St. Gerard’s CWL has been busy sewing: first, nearly 1000 comfort care cushions for our local nursing home and hospital, and now quilts! Yvonne Turgeon, quilt coordinator, explains: “In the past, we have given quilts to the Salvation Army, Victims Services, Shelwin House & Safe Haven. This year we made 42 quilts, 10 of which will be going to the Transition House, five for the girls & 5 for the boys. We will be requesting that when one of the residents leaves that they take with them the quilt. Some of the other quilts will be going north to the missions, which we are told are very much needed.” A wonderful, worthwhile project, with love and prayers sewn into every stitch!
Love In The Kitchen
The kitchen is the heart of the home, and St. Gerard’s CWL found the “perfect recipe” to celebrate their 50th anniversary! Their anniversary cookbook, “Love In The Kitchen”, is a compilation of best-loved family recipes. This project brought CWL sisters together to
sort, check, and re-check the hundreds of delicious recipes that were submitted.
As cookbook project coordinator Fran Mroczko comments, “Various recipes shared by parish members were printed and will become treasures in our kitchens as you are sure to claim a book as your own.”
CWL On Parade!
St. Gerard’s CWL is planning a float for the Yorkton Exhibition parade in July, 2015. This entry will feature members and friends in various ethnic costumes, and will be a visual celebration to the community of the St. Gerard’s CWL 50th Anniversary!
Breakfast and Appreciation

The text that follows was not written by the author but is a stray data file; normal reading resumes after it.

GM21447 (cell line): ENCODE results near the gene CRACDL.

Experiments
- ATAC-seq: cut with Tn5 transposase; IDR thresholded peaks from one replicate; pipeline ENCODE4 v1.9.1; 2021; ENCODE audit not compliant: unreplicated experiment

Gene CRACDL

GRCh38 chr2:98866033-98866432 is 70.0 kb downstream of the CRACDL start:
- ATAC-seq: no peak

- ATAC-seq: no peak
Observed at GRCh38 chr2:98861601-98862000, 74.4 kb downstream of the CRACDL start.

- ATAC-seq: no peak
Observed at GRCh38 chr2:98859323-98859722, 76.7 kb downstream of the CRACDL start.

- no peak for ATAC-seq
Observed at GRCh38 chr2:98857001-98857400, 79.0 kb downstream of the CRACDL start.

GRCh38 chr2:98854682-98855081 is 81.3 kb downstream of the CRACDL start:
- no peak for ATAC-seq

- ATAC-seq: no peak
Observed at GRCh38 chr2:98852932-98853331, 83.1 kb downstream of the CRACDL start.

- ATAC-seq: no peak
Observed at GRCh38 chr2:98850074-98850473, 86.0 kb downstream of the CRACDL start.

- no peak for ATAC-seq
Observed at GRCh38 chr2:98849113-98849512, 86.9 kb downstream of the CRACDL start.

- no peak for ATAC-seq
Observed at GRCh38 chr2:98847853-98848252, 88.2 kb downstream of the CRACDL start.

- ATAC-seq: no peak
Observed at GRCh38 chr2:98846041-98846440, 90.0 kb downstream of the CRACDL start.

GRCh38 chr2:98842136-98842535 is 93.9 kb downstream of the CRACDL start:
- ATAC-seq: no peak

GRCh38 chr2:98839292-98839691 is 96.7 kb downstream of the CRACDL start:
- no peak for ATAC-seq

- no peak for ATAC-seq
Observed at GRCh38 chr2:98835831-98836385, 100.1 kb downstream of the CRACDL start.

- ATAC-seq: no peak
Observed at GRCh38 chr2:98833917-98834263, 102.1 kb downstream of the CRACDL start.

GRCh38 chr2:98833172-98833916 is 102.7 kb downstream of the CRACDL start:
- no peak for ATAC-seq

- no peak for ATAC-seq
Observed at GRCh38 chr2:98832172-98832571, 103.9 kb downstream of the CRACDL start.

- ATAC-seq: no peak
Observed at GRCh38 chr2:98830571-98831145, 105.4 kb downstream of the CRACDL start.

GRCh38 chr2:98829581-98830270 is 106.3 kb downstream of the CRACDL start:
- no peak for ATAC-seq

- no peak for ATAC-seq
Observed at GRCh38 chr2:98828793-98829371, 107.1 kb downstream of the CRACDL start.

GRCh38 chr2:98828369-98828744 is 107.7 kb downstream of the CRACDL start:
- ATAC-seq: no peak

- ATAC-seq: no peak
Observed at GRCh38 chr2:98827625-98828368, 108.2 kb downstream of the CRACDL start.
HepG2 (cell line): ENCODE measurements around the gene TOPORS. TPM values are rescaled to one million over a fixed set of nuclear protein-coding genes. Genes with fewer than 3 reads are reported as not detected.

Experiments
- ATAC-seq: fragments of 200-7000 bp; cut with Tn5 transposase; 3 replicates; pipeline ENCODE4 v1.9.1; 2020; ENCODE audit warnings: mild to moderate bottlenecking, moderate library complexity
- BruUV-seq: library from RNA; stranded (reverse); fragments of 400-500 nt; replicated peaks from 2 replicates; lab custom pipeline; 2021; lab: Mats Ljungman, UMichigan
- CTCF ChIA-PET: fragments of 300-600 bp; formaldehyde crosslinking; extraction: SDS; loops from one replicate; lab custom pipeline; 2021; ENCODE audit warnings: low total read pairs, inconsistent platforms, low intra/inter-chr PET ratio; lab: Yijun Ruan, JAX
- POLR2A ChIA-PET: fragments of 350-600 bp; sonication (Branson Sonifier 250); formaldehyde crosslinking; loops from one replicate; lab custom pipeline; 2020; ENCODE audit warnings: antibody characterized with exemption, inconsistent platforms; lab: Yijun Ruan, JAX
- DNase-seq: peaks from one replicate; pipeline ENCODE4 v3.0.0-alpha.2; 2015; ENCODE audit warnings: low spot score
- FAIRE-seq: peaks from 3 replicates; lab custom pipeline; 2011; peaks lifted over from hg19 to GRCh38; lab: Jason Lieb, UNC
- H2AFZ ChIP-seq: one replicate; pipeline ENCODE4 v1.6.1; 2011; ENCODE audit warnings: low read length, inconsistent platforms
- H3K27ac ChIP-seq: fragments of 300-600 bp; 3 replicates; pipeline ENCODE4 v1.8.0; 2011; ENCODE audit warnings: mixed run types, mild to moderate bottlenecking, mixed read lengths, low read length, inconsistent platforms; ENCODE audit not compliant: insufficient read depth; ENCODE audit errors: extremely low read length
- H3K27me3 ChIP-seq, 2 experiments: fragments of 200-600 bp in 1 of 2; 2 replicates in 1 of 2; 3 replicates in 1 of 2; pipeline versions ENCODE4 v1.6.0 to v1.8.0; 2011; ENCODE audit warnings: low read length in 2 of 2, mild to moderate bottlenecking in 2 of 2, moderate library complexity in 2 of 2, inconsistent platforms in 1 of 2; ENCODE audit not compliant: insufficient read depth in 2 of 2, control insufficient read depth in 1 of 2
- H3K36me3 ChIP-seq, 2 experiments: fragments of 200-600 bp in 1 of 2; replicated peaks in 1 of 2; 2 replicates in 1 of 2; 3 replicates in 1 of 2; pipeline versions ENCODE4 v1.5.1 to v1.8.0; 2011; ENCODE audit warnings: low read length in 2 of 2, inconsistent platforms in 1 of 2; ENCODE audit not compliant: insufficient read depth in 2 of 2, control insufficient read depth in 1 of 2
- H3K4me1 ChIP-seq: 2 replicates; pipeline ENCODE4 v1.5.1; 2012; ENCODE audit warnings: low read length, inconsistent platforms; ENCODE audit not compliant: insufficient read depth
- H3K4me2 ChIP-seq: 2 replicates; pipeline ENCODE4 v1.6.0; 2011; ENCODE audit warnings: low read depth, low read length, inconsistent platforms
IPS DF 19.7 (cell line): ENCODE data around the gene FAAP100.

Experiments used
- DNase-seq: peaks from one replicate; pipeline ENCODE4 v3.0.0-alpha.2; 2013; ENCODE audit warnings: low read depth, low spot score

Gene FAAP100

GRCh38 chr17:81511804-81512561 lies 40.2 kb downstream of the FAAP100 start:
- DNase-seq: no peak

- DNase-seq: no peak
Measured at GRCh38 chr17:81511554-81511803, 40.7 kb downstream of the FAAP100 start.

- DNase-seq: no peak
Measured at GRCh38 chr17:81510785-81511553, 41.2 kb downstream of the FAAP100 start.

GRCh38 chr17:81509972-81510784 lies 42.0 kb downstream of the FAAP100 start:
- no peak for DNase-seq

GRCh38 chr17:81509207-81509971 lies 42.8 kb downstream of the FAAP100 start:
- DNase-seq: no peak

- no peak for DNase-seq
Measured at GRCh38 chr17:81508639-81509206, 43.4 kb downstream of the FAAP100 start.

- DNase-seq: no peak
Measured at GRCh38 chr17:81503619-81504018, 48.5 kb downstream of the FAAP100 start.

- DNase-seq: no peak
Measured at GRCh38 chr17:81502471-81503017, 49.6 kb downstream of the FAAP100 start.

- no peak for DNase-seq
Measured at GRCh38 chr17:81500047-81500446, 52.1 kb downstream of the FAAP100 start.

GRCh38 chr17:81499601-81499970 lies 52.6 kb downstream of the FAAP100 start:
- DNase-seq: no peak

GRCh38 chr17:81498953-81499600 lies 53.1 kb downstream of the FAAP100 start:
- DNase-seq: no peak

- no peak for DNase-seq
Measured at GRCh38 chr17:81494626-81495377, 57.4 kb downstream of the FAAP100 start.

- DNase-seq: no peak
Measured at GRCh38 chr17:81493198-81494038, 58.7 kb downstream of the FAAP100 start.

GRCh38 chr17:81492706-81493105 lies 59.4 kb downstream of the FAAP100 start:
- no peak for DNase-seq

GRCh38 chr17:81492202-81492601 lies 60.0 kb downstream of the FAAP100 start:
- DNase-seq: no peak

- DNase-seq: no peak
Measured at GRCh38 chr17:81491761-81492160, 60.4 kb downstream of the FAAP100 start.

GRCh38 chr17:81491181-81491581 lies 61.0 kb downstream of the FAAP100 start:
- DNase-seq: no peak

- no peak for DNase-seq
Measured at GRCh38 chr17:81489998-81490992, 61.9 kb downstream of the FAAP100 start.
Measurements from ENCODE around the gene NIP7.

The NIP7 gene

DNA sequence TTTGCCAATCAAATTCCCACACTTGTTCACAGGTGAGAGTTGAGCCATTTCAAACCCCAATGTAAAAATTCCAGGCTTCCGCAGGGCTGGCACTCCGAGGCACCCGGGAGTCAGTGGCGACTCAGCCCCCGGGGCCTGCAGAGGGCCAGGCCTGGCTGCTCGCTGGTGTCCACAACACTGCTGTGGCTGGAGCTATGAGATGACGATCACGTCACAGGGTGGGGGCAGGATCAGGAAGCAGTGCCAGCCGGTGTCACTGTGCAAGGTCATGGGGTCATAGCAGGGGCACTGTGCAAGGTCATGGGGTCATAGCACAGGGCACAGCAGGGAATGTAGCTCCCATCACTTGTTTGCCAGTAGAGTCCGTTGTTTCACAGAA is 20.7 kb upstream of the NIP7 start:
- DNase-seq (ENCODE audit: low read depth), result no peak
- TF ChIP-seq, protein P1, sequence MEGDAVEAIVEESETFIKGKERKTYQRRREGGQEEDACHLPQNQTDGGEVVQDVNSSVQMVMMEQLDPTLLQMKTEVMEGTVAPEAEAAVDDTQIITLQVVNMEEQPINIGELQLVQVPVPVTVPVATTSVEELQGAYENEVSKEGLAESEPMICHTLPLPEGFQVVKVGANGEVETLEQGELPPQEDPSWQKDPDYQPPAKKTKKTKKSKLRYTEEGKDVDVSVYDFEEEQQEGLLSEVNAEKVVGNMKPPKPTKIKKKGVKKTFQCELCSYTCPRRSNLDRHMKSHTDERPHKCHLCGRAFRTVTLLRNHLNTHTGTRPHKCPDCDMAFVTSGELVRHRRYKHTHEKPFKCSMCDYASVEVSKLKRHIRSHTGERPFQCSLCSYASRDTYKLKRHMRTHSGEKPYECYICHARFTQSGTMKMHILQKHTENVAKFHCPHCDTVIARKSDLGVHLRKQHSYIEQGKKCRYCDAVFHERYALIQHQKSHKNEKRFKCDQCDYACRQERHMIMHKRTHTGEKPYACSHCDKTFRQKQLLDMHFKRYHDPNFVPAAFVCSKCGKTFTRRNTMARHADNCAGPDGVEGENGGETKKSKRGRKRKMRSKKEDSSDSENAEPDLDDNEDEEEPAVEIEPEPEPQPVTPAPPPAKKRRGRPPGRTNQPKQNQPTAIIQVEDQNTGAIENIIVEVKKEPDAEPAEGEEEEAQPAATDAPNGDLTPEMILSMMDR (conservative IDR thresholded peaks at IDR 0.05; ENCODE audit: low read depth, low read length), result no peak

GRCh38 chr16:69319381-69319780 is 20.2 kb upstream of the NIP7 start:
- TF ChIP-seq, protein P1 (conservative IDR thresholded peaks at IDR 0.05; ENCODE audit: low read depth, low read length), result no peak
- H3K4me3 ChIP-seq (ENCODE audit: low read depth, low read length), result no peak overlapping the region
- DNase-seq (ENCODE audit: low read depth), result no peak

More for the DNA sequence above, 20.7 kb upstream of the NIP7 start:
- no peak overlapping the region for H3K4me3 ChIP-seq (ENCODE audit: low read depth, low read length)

St. Gerard’s CWL members expressed appreciation to the men of St. Gerard’s parish in Yorkton by cooking up a delicious Father’s Day brunch on June 21. Members gathered on Saturday to prepare, then on Sunday to cook. It was a time of great food, great fellowship, and appreciation to the Dads and men of the parish who contribute so much to the parish family.
It’s The Sale Everyone Waits For!
St. Gerard’s CWL is already at work planning the sale that everyone in town waits for: The Annual Two Day Garage Sale in September! Treasures begin coming in several weeks before the event; and early in the week of the sale, CWL members and kind, strong gents from the parish family gather to bring all the items into the hall and sort them. It’s a huge project, but provides great fellowship and helps to raise money for worthwhile CWL projects. And everyone loves to find new treasures at the garage sale!
And if you need some general inspirational comments, perhaps there would be room for these…
What is The League all about?
Some thoughts on the CWL from the Spiritual Convenor, Frances Mroczko, at St. Gerard’s
in Yorkton, Saskatchewan: “So then, what is the League all about ? It is sisters working together at a common table for a common good. It is prayer, and as we pray together, we know God’s love and grace accompanies all our endeavors.
It is love in its finest form complete with agreements, disagreements, scraps, forgiveness, respect and understanding. It is knowledge, ever growing and expanding within each member. It is work, but a labor of love and the justifiable pride that comes out of a job well done. It is fun and where our need to belong is fulfilled.
No organization is ever perfect, so let go of the negative, “”BE POSITIVE and PRAISE GOD”” for all that we do have.”
Health and Education Food for Thought
Angela Ostapovich, Health and Education, with St. Gerard’s CWL in Yorkton Saskatchewan presents these thoughts inspired by this year’s CWL National convention: “We are encouraged to strengthen our family bonds through both literacy and physical wellness. We are encouraged to take time for family reading, family walking, exercising, bike riding, jogging, swimming, bowling or whatever physical activity you enjoy...This could be done with children, grandchildren , husband or League sisters..Some form of exercise will help your body feel healthier and bring some form of renewed sense of joy to your relationships -- In family, in church or in the league..Let us continue to grow and strengthen our small family or our church family bonds through education and health.”